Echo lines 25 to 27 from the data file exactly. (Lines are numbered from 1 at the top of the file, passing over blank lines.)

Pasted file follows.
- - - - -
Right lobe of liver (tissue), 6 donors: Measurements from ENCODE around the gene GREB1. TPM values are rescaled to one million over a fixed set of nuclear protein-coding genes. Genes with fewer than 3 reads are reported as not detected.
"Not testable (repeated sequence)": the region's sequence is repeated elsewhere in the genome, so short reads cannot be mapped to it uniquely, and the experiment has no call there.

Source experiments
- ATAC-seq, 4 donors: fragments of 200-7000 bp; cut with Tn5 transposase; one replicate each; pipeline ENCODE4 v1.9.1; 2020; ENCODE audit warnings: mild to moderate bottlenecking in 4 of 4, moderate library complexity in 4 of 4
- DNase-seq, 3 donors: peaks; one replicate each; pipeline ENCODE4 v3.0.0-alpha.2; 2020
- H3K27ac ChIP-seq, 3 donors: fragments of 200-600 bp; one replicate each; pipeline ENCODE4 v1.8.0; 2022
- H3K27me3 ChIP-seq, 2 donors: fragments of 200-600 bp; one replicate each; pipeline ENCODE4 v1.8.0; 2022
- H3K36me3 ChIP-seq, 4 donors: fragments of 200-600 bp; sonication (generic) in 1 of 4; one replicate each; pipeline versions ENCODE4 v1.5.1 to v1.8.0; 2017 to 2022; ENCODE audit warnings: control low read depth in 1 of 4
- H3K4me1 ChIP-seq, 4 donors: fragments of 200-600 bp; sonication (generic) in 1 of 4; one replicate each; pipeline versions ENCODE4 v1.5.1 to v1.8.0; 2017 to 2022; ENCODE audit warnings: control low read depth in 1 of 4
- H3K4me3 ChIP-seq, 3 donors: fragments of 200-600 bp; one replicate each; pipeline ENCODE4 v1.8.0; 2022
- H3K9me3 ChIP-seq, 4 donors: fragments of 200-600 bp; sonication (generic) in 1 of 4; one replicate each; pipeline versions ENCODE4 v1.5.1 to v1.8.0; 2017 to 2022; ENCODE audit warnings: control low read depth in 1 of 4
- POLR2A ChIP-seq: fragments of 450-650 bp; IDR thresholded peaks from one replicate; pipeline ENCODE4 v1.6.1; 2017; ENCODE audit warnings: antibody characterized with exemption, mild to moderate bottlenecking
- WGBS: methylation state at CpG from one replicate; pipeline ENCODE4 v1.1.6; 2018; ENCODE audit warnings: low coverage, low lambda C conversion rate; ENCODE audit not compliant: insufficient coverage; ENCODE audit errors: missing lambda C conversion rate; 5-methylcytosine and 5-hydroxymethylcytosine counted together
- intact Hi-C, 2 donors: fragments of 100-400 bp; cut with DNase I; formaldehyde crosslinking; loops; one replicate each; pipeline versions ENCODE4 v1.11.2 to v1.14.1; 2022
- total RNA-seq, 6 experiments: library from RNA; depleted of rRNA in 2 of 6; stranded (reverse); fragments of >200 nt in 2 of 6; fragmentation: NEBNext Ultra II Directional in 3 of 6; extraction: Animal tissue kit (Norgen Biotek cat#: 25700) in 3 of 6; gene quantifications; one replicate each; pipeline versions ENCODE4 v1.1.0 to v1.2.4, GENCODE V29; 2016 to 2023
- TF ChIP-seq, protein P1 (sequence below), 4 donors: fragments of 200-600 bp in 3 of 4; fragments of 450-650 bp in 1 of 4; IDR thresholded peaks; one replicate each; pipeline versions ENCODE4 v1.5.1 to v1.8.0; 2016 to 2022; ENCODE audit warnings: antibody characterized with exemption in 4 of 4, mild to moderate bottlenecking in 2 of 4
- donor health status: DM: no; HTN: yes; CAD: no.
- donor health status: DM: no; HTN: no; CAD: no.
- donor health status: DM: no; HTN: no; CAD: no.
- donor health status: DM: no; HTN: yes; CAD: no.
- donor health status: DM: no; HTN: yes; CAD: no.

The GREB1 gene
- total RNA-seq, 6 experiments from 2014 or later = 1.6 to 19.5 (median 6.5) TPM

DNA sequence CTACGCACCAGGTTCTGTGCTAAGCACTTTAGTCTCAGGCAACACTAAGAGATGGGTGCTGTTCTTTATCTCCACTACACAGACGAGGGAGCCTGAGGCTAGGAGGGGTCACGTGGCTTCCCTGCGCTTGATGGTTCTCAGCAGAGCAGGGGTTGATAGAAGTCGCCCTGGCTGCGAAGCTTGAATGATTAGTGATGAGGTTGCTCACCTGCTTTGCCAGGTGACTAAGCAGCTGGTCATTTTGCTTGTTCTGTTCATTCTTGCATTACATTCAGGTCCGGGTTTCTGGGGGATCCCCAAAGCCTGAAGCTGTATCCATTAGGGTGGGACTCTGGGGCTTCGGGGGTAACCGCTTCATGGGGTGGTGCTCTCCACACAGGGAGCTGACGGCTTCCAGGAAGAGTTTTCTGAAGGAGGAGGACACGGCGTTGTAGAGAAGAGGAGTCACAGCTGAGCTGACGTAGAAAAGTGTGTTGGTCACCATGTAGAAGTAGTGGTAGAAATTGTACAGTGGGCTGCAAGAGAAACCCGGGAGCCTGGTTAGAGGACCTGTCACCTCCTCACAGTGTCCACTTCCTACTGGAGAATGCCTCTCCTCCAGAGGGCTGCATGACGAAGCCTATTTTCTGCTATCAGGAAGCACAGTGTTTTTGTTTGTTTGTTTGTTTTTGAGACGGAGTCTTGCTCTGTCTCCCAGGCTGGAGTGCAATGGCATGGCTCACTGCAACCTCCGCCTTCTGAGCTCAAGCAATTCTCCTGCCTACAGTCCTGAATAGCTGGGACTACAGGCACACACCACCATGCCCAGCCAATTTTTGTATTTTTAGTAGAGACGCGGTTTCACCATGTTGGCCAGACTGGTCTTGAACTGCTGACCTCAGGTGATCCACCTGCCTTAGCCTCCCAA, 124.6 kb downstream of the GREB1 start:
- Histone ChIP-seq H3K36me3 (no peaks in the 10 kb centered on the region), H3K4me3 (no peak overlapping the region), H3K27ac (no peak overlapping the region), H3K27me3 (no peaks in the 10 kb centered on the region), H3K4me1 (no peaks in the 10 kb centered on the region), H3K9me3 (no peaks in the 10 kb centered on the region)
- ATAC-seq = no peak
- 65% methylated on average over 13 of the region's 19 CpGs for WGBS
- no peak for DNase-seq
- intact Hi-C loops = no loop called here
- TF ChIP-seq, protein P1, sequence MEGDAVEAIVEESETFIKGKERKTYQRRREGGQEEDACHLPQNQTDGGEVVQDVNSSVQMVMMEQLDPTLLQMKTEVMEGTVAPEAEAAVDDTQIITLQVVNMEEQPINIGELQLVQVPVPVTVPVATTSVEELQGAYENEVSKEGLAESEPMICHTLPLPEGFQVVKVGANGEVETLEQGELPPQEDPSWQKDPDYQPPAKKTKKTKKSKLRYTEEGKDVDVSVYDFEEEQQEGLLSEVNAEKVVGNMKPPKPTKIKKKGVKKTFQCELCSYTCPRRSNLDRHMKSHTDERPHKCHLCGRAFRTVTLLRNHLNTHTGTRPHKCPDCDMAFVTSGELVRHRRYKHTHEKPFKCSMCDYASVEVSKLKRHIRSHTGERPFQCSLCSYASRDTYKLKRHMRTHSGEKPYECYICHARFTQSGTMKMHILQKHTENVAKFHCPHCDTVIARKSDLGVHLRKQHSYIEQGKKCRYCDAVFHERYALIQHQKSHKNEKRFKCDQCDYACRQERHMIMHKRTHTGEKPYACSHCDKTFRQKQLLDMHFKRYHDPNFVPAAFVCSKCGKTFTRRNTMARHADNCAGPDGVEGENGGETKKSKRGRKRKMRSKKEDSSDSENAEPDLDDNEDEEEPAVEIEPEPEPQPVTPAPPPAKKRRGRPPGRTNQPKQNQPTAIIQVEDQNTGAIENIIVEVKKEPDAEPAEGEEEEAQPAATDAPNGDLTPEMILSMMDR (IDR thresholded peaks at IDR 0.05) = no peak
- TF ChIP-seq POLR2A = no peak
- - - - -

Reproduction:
- Histone ChIP-seq H3K36me3 (no peaks in the 10 kb centered on the region), H3K4me3 (no peak overlapping the region), H3K27ac (no peak overlapping the region), H3K27me3 (no peaks in the 10 kb centered on the region), H3K4me1 (no peaks in the 10 kb centered on the region), H3K9me3 (no peaks in the 10 kb centered on the region)
- ATAC-seq = no peak
- 65% methylated on average over 13 of the region's 19 CpGs for WGBS